The GDPR is one of the most important privacy laws in the world. Although it regulates data collection and usage in EU countries, it can impact organizations around the world with EU visitors or customers.
Businesses can be hugely affected by non-compliance; it’s more important than ever to assess how you’re collecting, storing and using user data. But how exactly do you implement GDPR compliance, and how exactly does it impact businesses?
That’s what we’ll be exploring today. Read on to learn more about the GDPR standards and how you can implement GDPR compliance. In this blog, we’ll also be exploring how GDPR can impact your business.
A Guide to Implementing GDPR Compliance
Ensuring your business complies with data protection regulations can feel like a daunting task, however, we’re here to simplify the process for you.
First of all, ensure all levels of your organization are aware of GDPR. Make sure you’re monitoring best practices and providing relevant training to employees outlining breach scenarios as well as potential causes for breaches.
It’s also important to ensure employees are confident raising alerts, and that there are clear processes in place for this occurrence.
According to the GDPR, specific organizations should have a data protection officer (DPO). This may include private organizations that process sensitive data, as well as public authorities (with the exception of courts).
To ensure you are GDPR compliant, you need to create a data inventory. Having a clear understanding of the data you collect can help you understand the risks associated with data management.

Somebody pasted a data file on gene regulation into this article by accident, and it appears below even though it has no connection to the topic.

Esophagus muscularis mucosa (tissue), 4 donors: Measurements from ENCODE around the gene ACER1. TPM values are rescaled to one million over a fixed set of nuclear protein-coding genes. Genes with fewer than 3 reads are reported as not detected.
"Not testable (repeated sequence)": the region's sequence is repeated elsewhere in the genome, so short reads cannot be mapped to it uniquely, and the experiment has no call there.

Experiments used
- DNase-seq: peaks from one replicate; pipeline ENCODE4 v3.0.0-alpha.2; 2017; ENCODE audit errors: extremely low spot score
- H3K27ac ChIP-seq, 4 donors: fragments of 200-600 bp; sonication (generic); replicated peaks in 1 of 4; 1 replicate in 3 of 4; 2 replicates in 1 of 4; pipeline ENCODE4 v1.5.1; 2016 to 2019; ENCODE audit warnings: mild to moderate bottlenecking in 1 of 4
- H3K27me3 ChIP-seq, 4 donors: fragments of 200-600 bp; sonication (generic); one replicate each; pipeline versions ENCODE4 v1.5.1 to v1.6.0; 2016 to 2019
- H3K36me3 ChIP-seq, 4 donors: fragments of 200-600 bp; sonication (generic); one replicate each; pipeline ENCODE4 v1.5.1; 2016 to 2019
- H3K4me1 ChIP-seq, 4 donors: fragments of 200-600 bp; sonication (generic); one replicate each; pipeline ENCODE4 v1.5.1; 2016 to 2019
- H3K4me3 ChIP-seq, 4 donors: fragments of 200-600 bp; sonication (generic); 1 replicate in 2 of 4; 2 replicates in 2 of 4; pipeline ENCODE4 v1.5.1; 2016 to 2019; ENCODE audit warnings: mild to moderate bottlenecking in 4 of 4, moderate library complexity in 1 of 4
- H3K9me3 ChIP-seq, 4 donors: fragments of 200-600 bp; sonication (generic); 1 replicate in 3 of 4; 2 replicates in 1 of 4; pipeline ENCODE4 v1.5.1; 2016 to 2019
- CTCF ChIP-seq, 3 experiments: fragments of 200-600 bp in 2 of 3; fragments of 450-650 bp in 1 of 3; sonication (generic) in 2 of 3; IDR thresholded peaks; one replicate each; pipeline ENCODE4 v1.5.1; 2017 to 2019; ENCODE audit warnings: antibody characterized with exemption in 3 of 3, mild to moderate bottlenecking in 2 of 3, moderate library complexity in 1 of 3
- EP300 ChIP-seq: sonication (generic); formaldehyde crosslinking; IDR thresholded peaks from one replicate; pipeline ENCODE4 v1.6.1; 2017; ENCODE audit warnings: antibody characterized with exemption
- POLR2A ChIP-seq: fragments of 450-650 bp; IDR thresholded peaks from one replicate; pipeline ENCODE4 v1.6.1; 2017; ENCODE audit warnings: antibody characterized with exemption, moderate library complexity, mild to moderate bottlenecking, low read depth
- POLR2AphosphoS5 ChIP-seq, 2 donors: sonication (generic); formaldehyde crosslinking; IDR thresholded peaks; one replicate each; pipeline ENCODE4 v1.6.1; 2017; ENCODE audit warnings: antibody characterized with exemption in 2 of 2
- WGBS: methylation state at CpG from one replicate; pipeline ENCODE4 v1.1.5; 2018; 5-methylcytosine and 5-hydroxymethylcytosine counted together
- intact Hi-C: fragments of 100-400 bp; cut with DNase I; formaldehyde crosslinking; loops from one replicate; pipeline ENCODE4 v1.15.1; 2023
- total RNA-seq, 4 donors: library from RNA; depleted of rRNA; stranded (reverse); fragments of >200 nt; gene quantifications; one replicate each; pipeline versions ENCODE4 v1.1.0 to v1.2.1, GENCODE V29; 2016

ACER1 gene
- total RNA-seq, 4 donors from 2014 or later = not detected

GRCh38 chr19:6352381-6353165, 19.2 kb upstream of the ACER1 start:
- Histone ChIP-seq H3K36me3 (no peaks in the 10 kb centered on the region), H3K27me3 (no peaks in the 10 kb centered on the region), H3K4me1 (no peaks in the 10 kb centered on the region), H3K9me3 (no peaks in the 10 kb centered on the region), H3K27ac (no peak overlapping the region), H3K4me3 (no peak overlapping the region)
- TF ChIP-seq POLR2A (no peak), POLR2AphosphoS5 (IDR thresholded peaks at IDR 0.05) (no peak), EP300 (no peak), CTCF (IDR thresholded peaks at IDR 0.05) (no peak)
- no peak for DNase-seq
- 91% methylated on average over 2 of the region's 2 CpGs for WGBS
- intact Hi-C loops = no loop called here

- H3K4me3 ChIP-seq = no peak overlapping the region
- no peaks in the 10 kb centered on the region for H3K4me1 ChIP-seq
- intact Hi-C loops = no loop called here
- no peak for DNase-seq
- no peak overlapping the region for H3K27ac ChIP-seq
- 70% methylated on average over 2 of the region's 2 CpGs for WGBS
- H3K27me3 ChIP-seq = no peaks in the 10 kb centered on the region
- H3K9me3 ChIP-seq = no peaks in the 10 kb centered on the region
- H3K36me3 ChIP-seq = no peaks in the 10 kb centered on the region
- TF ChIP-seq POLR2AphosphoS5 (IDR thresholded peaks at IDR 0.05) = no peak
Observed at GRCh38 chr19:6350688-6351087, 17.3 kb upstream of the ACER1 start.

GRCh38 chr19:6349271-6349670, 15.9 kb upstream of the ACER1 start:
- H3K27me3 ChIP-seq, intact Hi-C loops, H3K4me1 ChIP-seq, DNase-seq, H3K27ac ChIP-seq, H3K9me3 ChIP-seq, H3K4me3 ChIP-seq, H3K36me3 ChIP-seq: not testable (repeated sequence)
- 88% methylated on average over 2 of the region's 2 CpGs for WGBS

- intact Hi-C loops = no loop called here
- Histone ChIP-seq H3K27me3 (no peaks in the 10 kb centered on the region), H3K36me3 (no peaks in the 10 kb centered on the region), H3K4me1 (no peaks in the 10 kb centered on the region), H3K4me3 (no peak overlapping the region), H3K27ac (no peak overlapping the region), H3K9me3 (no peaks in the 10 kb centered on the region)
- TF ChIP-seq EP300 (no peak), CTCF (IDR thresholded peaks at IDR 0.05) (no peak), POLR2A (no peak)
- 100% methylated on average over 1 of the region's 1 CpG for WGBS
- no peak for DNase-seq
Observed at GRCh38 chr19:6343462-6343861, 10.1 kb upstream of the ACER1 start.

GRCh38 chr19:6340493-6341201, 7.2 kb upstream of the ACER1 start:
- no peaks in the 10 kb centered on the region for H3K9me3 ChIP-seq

Create a detailed list of all data types you collect to help you understand all locations where the data is held, whether it be physical or virtual. These lists should be distributed to stakeholders and internal departments to ensure all locations are included.
Once you have created your data inventory, it’s time to evaluate the risk. Compare your lists to the GDPR requirements – are there any gaps? Have you noticed any risks of non-compliance?
This can help you determine what else needs to be done to ensure your business is GDPR compliant. Develop a roadmap that outlines any changes required regarding your processes and systems. This may involve implementing new systems and amending existing processes.
Finally, you should be monitoring and reporting your compliance. Compliance should be built into the design of your business operations if you collect, process or store data. Your DPO should work with the relevant teams to ensure that your organization remains compliant and up-to-date with any changes to the regulation.
How GDPR Impacts Your Business
GDPR is much more than an IT issue – it’s something that impacts businesses around the world. It applies to all businesses established in the EU, as well as non-EU established companies. If your business sells goods or services to customers in the EU, then you are subject to GDPR.
First of all, there can be harsh penalties if you are found to be in breach of GDPR. If you are found to be non-compliant, then you could face a fine of up to 4% of your annual global turnover, or $20 million – depending on which is highest.
The EU takes GDPR very seriously. Whether you are a multinational corporation or a small start-up, you need to ensure you are compliant. British Airways, for example, have faced a staggering fine of €200 million for noncompliance due to a data breach in 2018.
Being compliant with GDPR can build trust and transparency with your customers. Being found to be non-compliant, however, can have a negative impact on your reputation.